Flawed awards

Retired head of the Public Service Reginald Dumas.
Retired head of the Public Service Reginald Dumas.

FOLLOWING President Weekes’ indefinite postponement of this year’s National Awards ceremony, the Express published an editorial which should be required reading.

The editorial said in part that it was not very convincing to suggest that “the Prime Minister [might] not have considered it prudent to finalise the list [of awardees] during the election campaign, given the possibility of a change in government.” Such an explanation would merely “validate…the need to protect the National Awards from the vagaries of politics.”

It went on: “In this regard, we recommend that consideration be given for removing the final say in the selection of awardees from the [PM]. Giving the top political office-holder the final say-so on the list of nominees recommended by the National Awards Committee has always carried an unhealthy risk of partisanship in what should be a non-partisan process. [Consideration should be given to] whether the…committee should be removed from the ambit of the Office of the [PM] and either stand alone or be transferred to the Office of the President…[The awards] have long needed to be protected from the [PM’s] political clout which has been used and abused at various times by [PMs] in different administrations, to the point of becoming debased.”

Why is the PM involved in the granting (or not) of National Awards? Because the law so authorises. The Schedule to Chapter 1:01 of our laws is, as attorneys so often put it, pellucidly clear. There is to be a National Awards Committee which is to consider nominations from the public, compile lists of “those nominees to whom an award may be made,” and send the PM those lists with its recommendations. The President bestows the awards, but this presidential action “shall be exercised…on the advice of the [PM] given after consideration of the recommendation of the advisory committee.”

In other words, our so-called “National Awards” are in essence “prime ministerial awards,” soaked in politics.

It’s PM power, introduced by Eric Williams and contentedly practised by his successors in office. I’ve got along well enough with all our PMs, even Williams (most of the time). But there is, to my mind, the overarching issue of principle, and a “national” award should not be subject, in our case legally subject, to the whims and prejudices of party politics.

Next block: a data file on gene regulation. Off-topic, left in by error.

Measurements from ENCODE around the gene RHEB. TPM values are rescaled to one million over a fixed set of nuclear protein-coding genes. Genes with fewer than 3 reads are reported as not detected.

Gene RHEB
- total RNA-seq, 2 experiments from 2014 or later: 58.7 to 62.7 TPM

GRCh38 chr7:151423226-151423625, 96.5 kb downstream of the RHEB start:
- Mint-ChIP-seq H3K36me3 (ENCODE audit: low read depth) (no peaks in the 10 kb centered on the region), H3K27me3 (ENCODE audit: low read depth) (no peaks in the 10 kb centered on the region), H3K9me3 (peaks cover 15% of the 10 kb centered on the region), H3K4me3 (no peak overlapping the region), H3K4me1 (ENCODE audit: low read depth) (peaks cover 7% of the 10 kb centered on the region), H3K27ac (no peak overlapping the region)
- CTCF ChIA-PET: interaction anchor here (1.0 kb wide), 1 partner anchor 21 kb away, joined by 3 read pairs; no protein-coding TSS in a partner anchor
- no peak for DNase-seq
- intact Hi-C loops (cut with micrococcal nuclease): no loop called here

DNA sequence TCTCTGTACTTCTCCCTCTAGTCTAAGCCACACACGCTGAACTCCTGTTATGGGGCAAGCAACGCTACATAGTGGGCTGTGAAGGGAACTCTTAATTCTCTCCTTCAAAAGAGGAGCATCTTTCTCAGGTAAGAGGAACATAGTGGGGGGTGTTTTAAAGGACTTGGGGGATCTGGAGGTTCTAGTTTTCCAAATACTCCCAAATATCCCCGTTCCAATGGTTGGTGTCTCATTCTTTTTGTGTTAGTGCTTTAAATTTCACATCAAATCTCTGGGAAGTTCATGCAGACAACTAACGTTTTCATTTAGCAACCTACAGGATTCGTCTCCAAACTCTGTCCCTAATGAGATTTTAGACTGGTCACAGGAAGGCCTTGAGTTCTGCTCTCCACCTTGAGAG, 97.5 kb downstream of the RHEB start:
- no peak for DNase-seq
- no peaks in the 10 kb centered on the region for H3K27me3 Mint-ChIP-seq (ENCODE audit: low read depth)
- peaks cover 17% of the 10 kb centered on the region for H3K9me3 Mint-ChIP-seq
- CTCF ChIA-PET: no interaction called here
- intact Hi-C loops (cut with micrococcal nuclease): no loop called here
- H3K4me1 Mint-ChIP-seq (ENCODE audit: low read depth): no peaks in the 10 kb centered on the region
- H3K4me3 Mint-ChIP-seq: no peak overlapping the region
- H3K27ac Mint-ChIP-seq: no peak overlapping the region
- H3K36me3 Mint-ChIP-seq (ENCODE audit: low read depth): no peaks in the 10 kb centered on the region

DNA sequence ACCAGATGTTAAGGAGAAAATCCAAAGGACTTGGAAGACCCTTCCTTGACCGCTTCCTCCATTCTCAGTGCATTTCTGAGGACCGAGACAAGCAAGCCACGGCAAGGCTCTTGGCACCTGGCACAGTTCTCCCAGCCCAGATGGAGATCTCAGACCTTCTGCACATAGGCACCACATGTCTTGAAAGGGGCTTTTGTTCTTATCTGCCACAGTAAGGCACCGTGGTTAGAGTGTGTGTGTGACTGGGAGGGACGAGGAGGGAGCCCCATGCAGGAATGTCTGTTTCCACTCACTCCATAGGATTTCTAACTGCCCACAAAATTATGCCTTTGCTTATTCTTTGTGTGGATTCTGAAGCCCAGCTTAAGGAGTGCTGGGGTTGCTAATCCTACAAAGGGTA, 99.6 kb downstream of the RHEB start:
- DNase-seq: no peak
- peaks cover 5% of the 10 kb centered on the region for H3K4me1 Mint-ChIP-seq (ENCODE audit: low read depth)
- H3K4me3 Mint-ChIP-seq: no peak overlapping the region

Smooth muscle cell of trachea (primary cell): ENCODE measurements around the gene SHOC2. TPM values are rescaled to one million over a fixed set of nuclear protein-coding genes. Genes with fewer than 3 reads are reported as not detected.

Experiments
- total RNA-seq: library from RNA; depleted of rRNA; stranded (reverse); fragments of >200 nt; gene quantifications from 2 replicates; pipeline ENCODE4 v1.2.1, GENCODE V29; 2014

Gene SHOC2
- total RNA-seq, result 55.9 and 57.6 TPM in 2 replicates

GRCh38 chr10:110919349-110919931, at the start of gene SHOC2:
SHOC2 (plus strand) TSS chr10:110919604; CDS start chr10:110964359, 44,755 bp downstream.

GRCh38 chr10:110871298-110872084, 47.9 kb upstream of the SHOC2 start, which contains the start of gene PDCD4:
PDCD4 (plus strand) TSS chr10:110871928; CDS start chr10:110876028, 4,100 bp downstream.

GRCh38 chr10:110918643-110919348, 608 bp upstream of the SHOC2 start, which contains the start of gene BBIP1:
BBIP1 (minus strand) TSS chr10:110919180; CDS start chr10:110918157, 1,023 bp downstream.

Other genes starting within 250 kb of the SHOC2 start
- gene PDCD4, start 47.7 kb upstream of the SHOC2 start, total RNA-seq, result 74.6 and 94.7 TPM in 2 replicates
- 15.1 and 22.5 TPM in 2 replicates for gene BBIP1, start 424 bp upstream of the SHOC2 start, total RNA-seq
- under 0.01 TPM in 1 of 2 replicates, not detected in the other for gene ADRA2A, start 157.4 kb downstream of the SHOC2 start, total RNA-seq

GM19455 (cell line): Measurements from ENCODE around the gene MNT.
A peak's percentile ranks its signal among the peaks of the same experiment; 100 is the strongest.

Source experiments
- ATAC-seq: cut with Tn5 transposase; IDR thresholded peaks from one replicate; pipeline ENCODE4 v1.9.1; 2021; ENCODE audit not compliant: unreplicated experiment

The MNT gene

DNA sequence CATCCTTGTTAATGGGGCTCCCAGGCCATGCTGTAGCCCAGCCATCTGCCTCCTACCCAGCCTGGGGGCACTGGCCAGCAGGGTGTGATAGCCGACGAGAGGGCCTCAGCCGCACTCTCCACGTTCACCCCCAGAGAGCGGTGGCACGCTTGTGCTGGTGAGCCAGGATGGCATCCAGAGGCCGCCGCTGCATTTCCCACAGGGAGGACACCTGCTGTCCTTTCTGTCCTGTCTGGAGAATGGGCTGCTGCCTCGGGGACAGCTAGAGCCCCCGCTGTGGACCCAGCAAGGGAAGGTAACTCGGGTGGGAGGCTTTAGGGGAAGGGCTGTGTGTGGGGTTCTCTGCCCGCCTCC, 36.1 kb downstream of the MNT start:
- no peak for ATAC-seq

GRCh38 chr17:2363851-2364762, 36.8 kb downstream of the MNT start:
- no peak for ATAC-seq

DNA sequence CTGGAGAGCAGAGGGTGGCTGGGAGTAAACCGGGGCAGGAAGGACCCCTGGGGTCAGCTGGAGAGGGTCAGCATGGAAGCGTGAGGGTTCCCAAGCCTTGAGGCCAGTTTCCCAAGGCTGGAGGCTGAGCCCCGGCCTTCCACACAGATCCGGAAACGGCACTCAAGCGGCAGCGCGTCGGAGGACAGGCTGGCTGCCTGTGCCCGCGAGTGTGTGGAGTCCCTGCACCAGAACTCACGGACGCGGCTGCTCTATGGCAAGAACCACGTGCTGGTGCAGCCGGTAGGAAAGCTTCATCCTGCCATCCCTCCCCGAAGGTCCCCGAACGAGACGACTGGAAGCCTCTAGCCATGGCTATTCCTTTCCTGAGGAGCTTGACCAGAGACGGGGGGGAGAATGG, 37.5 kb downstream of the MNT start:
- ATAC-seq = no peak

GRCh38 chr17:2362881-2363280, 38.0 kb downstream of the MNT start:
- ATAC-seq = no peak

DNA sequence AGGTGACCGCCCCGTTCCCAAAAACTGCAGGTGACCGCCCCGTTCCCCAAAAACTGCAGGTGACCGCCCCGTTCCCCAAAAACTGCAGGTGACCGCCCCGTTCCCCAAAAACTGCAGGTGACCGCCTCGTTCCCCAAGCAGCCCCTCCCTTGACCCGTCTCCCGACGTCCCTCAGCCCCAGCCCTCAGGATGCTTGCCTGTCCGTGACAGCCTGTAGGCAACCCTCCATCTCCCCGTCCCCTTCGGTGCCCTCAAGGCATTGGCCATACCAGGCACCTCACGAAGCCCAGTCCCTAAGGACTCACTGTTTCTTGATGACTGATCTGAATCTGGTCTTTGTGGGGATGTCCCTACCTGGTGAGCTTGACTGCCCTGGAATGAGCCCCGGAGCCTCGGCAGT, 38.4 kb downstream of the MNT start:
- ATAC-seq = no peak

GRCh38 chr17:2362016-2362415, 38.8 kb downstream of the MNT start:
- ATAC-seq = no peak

I support the principle of awards for dedicated service to the nation. I’ve served on the National Awards Committee, both when I was PS to the PM and, after retirement, as one of two representatives of the public. I can therefore say, without fear of worthwhile contradiction, that most awardees have deserved National Awards. But I can also say that there are awardees (and others) who were never even nominated by anyone in the public, let alone recommended by the committee. (When Kamla Persad-Bissessar, then PM, offered our top honour to Patrick Manning and Basdeo Panday, was it on the committee’s recommendation?)

There are awardees who were nominated and recommended for certain awards, and who were cavalierly given awards of a lesser status. There are individuals who were nominated and recommended, and whose names were struck out by the PM (no particular PM) and replaced with the names of party (or PM) favourites. And there are people who lobby hard for an award, or, if they have already received one, for a more prestigious one. The system is untransparent and undemocratic.

When Michael de la Bastide was chairman of the committee (I was then a public member), proposals for change were made to the government. They got nowhere. Many years later, I suggested to a very senior member of the People’s Partnership administration that the Canadian arrangement should be examined. Nothing came of that either. The politicians obviously like it so. I can understand that. Power.

I’ve never received a national award of any kind. More accurately, I should say that I’ve declined all the offers of such awards – about seven or eight, I think – made to me over the years (none since 2010). Given what I’ve just said, you’ll understand that I could not and cannot in all conscience accept any such offers. Would I ever accept? Well, if the law were changed, and if an offer were then made, I would think about it. Arrogance, you say? Perhaps. But I prefer to be thought arrogant than to be the beneficiary of “altered” legislation which could be as politically tainted as the current one, so I must be careful. I’ve constantly urged good governance in this place. I must abide by my own exhortations.

And the truth is, I’m perfectly happy without any award at all. If I can assist in TT’s progress, that’s my reward.


"Flawed awards"

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